There are decisions for you to make but, hopefully, you can work something out with the daughters so you won’t have to make any within 24 hours. Perhaps they can let you live there until you can formulate a plan.

    Please take care of yourself and my heart is with you as you help Mary with her transition. I so love your adventurous spirit! Sending you hugs!

    Reply
  2. Avatar of ejourneysejourneys

    I can only echo everything Trish has said, Kristin. Big Hugs from me, too. What you have been doing is nothing less than extraordinary.

    Mary’s transition will take nothing away from that. You are altruistic, period. You are caring for a dear, dear soul, who also happens to be yourself, and that soul deserves the same love and consideration you have given to Mary. I am keeping my fingers crossed that you and the daughters can work something out, and that you can have the same stability that you have selflessly provided for Mary all these years.

    Reply
  3. Avatar of KathyKathy

    Kristin, I can only echo the words of the others.
    May God keep you in the palm of His hand and guide you in the direction he can use you in.
    You’ve done an amazing job caring for Mary and I too admire you for it.

    Reply
  4. Avatar of G-JG-J

    Kristin,

    From the time I met you on caregiving.com, I have been in awe of you. You have become the live-in caregiver for a woman who is mean and nasty to the point where her own children do not want to have to deal with her. You have truly an amazing person!

    Although everyone’s situation is slightly different, I know I have had similar feelings, wondering about my future. (Actually, someday I plan to blog about this so people can weigh in.)

    You are in incredibly giving woman. I hope your living situation works out to your satisfaction.

    Reply
  5. kristin

    Thank you for all your kind comments (it’s amazing that a woman who is virtually bed-bound can take up so much of my time that I have only, 24 hours later, been able to respond to you). The daughters will not kick me out – probably I will have 3 months or so to make and execute a plan for my future. In this real-estate market I doubt the house will sell before then. The daughters really appreciate what I have done for their mother and, I believe, will help with any plan I come up with. I just find it weird to have to make a plan-for-life at the age of 68.

    This whole issue of altruism I find very interesting. I originally agreed to take care of Marion to satisfy a moral debt I felt I owed to one of the daughters. I stayed long after the debt could have been considered to have been paid because I felt it was the right thing to do – there is no way I could have really entertained the notion of Mary going into a nursing home. My feeling now is one of accomplishment: I have managed to hang in there long enough to see Mary die in her home, a feat that many times I thought impossible. Altruism is supposed to be selfless. Congratulating oneself on “hanging in there” is certainly not selfless. I wonder if other caretakers say, at the end,”Whew! I did it!” My guess is that most caretakers are more focused on the loss than their pluck in sticking with the caree to the end. I suppose I’ll find out how venial and self-absorbed I am when I face St. Peter somewhere down the line.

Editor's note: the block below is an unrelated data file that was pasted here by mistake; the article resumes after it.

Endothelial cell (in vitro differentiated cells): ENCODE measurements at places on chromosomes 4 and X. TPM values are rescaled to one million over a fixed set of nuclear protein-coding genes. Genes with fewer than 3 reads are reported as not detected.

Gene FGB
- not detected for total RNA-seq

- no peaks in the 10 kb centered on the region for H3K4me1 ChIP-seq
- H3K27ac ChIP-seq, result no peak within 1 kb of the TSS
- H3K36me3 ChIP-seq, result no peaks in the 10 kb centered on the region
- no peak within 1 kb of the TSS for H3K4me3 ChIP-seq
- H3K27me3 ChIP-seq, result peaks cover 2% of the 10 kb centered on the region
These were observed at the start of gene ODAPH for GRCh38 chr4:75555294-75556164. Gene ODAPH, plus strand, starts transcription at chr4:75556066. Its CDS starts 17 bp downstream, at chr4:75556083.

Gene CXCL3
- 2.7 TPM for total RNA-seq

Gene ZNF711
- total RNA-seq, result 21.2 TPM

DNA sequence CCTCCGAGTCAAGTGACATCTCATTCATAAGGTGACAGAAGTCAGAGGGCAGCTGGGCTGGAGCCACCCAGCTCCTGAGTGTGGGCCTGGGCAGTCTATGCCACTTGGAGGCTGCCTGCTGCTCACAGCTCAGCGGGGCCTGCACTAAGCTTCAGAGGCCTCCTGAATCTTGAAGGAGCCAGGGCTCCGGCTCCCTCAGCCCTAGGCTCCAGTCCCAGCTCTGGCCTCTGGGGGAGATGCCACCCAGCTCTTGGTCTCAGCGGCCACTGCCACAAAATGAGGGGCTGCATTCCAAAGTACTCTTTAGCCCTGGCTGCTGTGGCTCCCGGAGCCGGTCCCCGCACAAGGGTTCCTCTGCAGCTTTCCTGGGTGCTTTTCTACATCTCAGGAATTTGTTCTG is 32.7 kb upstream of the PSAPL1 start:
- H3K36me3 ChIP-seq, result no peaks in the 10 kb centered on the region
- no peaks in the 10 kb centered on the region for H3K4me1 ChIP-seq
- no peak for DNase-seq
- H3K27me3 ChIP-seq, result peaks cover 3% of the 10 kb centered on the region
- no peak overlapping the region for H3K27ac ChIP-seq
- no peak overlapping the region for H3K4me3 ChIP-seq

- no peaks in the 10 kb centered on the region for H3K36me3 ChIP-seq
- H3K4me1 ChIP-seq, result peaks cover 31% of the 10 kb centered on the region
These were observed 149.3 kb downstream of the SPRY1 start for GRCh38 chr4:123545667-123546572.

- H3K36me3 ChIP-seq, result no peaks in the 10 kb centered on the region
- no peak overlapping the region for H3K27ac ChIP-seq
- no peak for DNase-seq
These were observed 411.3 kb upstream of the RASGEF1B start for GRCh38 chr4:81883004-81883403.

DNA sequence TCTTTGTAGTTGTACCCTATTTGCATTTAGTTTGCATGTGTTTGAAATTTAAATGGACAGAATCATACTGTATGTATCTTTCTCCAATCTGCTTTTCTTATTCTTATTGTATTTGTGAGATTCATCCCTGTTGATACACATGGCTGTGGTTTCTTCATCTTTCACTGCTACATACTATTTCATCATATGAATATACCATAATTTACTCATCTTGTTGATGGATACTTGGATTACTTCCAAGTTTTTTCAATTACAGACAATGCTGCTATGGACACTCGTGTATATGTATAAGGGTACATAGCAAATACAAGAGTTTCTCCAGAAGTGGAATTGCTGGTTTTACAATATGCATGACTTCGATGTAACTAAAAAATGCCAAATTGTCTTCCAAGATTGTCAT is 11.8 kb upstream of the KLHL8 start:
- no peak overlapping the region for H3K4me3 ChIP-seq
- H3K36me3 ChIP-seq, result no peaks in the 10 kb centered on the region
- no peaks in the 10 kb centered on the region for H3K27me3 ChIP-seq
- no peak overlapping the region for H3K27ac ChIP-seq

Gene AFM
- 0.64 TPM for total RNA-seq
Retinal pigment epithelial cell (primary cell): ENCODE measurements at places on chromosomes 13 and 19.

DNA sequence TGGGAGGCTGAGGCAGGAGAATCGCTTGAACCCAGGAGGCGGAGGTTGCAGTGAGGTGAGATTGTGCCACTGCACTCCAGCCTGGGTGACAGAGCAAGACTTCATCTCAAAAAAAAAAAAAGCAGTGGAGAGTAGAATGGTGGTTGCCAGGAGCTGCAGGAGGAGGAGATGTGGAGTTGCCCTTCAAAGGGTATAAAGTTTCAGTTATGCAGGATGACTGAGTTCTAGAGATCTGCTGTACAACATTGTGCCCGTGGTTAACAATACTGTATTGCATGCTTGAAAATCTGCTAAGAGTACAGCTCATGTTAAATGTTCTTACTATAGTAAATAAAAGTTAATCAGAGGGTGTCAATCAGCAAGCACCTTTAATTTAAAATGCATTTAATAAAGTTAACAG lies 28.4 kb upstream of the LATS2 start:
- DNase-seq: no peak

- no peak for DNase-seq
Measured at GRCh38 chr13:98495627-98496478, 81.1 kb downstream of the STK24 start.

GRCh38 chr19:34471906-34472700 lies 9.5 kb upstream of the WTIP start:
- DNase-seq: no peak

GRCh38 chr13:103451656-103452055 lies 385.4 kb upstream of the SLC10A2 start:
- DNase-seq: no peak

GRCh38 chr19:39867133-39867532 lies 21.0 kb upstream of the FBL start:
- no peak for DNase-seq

Thanks again for your supporting comments and wishes.

    Reply
  6. Avatar of DeniseDenise

    Hi Kristin–I know Bette will share more when she can but she very much wanted to make it to the end with her mother at home. Caregiving can feel feel like such a battle then I do think many feel that amazing sense of accomplishment at the end.

    I so love your idea about walking across the country. (And, am very touched you’d do it to raise money for the site.) Why not think about doing it?

    I think our circumstances change throughout our life, regardless of our age, which can be quite freeing, really. We have a few times in our life when we can really say, “Okay!! What will I do next???”

    I have a feeling something amazing is right around your corner. I’m so glad we’ll be able to see it with you.

    Reply

Leave a Reply

Your email address will not be published. Required fields are marked *

You may use these HTML tags and attributes: <a href="" title=""> <abbr title=""> <acronym title=""> <b> <blockquote cite=""> <cite> <code> <del datetime=""> <em> <i> <q cite=""> <strike> <strong>